History of the Thirteen Plus One
1. More successfully than the now countless others that have tried, Jacques Rivette’s Out 1 is a film that eludes succinct description. Every level of the film’s text, and every moment in the history of the film, has been animated by an adamant preference for circulation over transmission, flow over fixity. In order to make use of the film’s enormous power, we should reject every instantiation of this preference with an equal insistence.
2. Over the course of its nearly thirteen-hour runtime, only one thing remains stable in Out 1: a structuring antinomy of freedom versus constraint. In the film’s production, these poles were conceived as improvisation/scripting, or collaboration/control. In the film’s narrative, such as it is, they take on a variety of guises: chance/conspiracy, free will/fate, chaos/order, agency/structure, modern/classical, rehearsal/event, process/product. Since the film has so far been seen almost exclusively within the narrow confines of cinephilia, critics have tended to seize upon its film-generic embodiment: documentary/narrative, or, tiresomely, Renoir/Lang. Although as critic B. Kite has demonstrated in the most thorough and convincing analysis of the film to date, it is probably most productively conceived as play versus fiction.
3. Since Out 1 makes no attempt to resolve—let alone synthesize—these antinomies, they only proliferate, erecting hurdle after hurdle to any effort we viewers could make to mobilize the film beyond its thinly refined particularity. By the film’s arbitrarily imposed conclusion, they are everywhere and thus, now indistinguishable, nowhere. The film achieves a profound and maddening ambivalence.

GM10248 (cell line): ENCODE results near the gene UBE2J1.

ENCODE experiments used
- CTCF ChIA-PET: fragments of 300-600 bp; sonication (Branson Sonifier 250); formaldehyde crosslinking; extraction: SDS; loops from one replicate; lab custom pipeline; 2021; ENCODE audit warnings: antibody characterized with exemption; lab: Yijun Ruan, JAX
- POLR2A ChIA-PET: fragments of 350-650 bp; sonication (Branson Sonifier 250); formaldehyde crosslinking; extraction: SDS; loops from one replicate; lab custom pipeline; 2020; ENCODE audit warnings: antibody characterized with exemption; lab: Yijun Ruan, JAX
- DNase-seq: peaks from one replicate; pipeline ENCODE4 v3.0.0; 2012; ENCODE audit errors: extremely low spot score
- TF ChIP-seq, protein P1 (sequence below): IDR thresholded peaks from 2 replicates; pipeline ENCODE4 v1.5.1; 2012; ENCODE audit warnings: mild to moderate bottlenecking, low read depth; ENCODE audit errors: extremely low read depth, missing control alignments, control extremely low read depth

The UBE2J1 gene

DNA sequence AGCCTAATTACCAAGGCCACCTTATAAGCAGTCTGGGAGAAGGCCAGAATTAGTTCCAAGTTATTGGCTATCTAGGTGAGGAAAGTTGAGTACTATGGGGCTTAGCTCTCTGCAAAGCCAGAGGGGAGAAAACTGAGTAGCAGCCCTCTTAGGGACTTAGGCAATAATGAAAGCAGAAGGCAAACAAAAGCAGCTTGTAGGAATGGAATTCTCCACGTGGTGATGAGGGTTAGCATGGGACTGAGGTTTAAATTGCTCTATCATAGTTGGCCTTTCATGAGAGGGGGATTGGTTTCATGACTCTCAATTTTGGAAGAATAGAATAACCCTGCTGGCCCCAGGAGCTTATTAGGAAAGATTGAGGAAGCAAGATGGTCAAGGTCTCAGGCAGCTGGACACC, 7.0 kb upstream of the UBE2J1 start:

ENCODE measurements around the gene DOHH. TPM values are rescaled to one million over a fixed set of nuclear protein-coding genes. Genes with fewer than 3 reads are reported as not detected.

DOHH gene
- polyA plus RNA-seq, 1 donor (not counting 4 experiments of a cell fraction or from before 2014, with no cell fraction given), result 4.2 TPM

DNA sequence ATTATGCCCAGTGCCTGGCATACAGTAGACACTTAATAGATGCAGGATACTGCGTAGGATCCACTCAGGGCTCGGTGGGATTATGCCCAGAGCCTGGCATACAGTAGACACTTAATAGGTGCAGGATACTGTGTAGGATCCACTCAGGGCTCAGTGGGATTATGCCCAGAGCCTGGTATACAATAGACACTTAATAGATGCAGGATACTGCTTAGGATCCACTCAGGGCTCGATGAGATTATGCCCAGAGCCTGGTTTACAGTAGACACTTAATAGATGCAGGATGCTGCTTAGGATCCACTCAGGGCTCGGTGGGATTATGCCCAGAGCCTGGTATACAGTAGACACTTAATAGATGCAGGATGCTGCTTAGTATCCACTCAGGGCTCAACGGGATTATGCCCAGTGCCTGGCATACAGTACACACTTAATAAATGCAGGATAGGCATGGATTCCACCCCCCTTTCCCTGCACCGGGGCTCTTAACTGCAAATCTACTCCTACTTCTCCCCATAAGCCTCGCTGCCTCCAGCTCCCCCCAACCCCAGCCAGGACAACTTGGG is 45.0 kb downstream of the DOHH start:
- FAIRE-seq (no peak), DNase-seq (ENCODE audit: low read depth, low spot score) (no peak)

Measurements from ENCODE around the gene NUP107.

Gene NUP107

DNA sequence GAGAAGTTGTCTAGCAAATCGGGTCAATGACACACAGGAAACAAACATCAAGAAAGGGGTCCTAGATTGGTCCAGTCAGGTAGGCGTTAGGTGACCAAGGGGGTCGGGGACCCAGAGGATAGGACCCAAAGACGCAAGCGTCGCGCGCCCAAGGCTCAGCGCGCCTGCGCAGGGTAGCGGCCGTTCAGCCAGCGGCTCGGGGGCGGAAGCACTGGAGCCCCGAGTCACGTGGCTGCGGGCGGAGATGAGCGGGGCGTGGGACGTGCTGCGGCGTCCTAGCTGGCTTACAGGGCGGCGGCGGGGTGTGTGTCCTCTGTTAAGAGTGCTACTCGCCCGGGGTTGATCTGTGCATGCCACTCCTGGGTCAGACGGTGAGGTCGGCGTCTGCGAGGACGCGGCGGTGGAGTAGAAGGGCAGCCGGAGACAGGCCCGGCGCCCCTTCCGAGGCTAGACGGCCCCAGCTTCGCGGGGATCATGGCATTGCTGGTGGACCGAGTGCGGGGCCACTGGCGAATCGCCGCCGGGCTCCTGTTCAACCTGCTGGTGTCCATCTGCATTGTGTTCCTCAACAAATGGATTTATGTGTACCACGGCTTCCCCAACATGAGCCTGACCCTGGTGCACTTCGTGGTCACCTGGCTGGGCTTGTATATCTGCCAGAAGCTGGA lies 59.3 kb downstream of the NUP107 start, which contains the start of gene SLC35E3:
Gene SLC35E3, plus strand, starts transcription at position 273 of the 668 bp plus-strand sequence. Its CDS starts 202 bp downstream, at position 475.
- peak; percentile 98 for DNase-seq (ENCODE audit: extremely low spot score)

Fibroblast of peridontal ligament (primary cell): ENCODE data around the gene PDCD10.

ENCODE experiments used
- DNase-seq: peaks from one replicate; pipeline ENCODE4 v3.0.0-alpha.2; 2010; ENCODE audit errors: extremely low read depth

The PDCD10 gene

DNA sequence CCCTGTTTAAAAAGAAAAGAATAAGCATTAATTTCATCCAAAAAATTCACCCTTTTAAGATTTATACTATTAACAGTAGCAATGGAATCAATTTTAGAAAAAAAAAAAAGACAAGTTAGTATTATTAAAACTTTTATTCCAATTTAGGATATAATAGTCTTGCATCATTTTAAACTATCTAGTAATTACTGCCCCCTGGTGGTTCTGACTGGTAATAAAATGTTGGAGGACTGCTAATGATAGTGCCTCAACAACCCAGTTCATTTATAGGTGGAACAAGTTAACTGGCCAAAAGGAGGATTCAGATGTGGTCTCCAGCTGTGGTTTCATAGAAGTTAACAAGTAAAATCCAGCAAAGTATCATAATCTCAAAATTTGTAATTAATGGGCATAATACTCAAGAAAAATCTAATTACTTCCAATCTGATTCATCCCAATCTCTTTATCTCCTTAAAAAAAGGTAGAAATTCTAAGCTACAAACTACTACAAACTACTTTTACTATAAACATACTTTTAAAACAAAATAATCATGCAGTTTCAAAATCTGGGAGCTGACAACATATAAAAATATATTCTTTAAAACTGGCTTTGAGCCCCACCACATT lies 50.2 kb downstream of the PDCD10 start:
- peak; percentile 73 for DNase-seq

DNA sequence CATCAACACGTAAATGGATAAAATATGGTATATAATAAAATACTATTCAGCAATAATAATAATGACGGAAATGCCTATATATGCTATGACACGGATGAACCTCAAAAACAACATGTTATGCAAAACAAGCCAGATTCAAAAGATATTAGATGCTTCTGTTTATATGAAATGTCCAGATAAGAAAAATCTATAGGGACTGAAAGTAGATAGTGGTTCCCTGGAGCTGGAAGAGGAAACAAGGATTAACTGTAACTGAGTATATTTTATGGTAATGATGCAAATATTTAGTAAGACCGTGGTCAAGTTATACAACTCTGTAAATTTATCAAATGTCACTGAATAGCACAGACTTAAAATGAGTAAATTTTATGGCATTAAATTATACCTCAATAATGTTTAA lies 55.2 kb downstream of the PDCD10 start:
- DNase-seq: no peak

4. The essential context for the film’s conception, production, and reception is, of course, May 1968 and its aftermath. One rarely hears Out 1 mentioned without at least passing reference to this conjuncture. The world depicted it in the film is quite directly a product of these years, and and its formal-thematic fixations, whatever their provenance, would have none of the same force without their proximity to concrete dilemmas of French society during this period.
5. Within the small body of existing literature on Out 1, the film’s politics are always at least implicitly acknowledged, and sometimes explicitly touted, but they are never been made a central question. There are some fairly obvious practical and ideological reasons for this absence, but I don’t think they are the crucial ones.
6. Only now that it can circulate as something like a fixed object does Out 1 exist for more than the most marginal sliver of English-speaking audiences.
7. Deleuze and Guattari wrote Anti-Oedipus during the years that Rivette was at work on Out 1. “There’s a true kinship,” B. Kite has written, “between Rivette and Deleuze, each continually asking himself, what if it were otherwise?” This connection has been made by other critics too, and while Deleuze made an effort to cultivate it, Rivette was always most likely to refer to Barthes.